The exam covers chapters 8-11 in 4CE (Chapters 8-10 in 3CE), 19-20 and Labs 4-6
The exam is structured like this …
A. 45 multiple choice questions
Biogeography refers to
a. the global variation in the distribution of living organisms
b. the autobiography of Herodotus, recognized as the father of modern geographical study
c. a toxic biohazard on a topographic map
Hopefully you’ll pick (a)!
B. Short answer questions … I’ve given you five possibilities, you get to choose to write on four of them. See the text website for examples.
Define and describe the difference between a tornado and a hurricane ….
you would tell me a little bit about each type of intense weather activity (no, not the fighter aircraft with those names!)
C. A few “other” questions. Similar to questions on your labs, I’ve given you diagrams, and asked you some questions about them. Or I’ve given you some blank diagrams and asked you to complete them. Again, please take note of the things I’ve highlighted as important in my notes! I didn’t highlight them for my health!!! For instance (HINT) know when air cools/warms at the MAR/DAR, cold/warm/occluded fronts, and where you would find each of the major global climatic regions.
How to Study …
- Look over Labs 4-6 Make sure you can do any of the exercises. Most of you are doing really well on the labs anyway!
- Read over the online notes (you may wish to print them off). I like the “onion method” of studying as opposed to cramming. The onion method means I read over the notes tonight … and absorb some (one layer of knowledge). I read over the notes tomorrow (another layer of knowledge). And so on, and so on, gradually adding layers of knowledge. The challenge is, you can’t be an onion by starting to study the night before the exam at 11:59 p.m.! You need to start today!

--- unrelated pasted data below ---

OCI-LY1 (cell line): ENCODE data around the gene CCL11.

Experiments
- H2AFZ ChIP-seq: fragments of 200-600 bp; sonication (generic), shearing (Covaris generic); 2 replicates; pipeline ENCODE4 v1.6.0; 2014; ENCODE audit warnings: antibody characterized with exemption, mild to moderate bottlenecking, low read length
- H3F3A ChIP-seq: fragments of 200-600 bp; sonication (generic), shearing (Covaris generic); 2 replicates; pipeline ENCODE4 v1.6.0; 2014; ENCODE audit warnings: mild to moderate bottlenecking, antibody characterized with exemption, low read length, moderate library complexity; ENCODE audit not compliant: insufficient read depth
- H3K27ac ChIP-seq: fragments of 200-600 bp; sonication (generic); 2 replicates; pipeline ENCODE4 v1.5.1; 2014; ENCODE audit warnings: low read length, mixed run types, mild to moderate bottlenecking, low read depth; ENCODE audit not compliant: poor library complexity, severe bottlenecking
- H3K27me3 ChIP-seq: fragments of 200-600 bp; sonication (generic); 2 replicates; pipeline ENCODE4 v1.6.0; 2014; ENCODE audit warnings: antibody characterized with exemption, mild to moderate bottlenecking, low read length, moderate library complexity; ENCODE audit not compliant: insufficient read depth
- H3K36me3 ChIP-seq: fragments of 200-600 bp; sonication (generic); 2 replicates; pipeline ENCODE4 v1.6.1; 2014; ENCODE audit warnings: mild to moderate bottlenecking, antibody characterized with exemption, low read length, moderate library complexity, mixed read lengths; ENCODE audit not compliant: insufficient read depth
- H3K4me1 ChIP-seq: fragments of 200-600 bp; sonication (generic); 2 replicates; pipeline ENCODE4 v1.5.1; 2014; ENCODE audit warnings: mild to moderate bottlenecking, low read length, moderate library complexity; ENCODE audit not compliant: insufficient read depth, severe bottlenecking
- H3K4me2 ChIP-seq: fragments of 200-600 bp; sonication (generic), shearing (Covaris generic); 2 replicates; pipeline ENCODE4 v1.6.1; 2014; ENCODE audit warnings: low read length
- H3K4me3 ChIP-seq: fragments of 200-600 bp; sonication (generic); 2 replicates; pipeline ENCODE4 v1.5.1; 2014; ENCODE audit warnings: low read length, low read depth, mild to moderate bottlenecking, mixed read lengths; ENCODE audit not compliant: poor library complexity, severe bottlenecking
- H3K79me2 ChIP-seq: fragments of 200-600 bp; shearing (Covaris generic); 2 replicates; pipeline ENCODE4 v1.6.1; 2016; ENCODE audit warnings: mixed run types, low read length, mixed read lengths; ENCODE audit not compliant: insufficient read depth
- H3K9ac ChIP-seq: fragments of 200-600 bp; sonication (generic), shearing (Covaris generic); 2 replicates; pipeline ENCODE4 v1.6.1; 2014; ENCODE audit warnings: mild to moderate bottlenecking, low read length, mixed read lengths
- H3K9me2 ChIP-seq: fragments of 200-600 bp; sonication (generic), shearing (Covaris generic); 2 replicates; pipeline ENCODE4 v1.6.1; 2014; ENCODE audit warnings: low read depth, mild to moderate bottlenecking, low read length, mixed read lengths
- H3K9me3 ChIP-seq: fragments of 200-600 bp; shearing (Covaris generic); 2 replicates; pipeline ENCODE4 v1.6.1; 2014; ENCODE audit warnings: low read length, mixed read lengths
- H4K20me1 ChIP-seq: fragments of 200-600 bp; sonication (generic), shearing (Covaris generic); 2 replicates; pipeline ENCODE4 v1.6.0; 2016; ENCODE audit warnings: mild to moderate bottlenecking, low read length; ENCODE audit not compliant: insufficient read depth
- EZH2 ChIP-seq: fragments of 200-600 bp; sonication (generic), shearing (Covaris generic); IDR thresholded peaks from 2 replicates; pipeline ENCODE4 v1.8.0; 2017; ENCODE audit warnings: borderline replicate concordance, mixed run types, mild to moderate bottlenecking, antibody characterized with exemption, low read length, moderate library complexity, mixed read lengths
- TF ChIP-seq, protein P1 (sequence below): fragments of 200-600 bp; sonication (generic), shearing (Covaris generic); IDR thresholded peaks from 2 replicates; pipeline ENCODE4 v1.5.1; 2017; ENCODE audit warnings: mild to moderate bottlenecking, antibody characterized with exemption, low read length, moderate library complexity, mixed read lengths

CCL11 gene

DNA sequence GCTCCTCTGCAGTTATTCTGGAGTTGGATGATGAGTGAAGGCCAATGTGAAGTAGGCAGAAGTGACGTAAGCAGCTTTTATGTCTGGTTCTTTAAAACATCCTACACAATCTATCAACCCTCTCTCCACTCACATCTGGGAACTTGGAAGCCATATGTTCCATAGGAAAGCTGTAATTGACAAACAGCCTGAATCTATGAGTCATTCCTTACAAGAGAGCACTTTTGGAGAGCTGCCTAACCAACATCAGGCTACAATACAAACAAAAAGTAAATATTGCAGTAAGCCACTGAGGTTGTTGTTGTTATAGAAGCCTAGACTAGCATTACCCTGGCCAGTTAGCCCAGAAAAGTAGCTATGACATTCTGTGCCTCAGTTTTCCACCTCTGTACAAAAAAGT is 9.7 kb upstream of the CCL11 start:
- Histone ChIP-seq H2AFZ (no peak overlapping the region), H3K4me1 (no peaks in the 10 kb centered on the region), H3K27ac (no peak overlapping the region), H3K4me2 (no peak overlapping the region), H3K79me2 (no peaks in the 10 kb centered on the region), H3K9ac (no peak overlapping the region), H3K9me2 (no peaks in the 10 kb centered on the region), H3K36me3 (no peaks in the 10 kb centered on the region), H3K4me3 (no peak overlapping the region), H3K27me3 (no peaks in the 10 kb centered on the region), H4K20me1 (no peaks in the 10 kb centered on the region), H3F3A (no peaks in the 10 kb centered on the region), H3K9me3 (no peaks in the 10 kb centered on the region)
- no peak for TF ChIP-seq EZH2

- As you read the notes, do use the figures in the text (an online resources) as references. The figures/pictures really help you visualize what you’re studying!
- Review the chapters in the text. Note that I will NOT ask you anything that is only in the text, but not in your notes!
Some things to make sure you look over
(not an exhaustive list, but these will show up in some form …)
- various air masses (mT, mP etc)
- different climate zones
- actual and potential evapotranspiration/soil moisture deficits/etc
- various biomes
- what influences climate
- net primary productivity
- various fronts (warm/cold/etc)
- basic cloud types
- cyclones and anticlyclones / high and low pressure
- severe weather
- theological issues
- dew point
What Should You Bring or NOT Bring?
You should bring …
- Yourself! (refreshed, relaxed, invigorated, empowered by the Spirit)
- A pen (and pencil if you wish, for the diagrams).
You should NOT bring …
- Your text or notes (sorry, this exam is not open book!)
- Your cousin (a geography graduate student at Cambridge University)
- Any crib notes, cheat sheets, or other “aids”
- Any electronic or communications devices, including cell phones, blackberries, iPods, etc.
You do not need a calculator or any other high-tech stuff!
That’s about it! Study hard! I know there is lots to know and lots to memorize (the plague of introductory science courses!), but go at it!
Try to remember that this is God’s creation we are studying (it’s one of the symptoms of the Fall that studying divine artistry seems like drudgery!). As you study the Earth-Atmosphere system, you are studying God’s handiwork! You are doing theology (learning about God)! Hard though it is, try to keep that perspective going …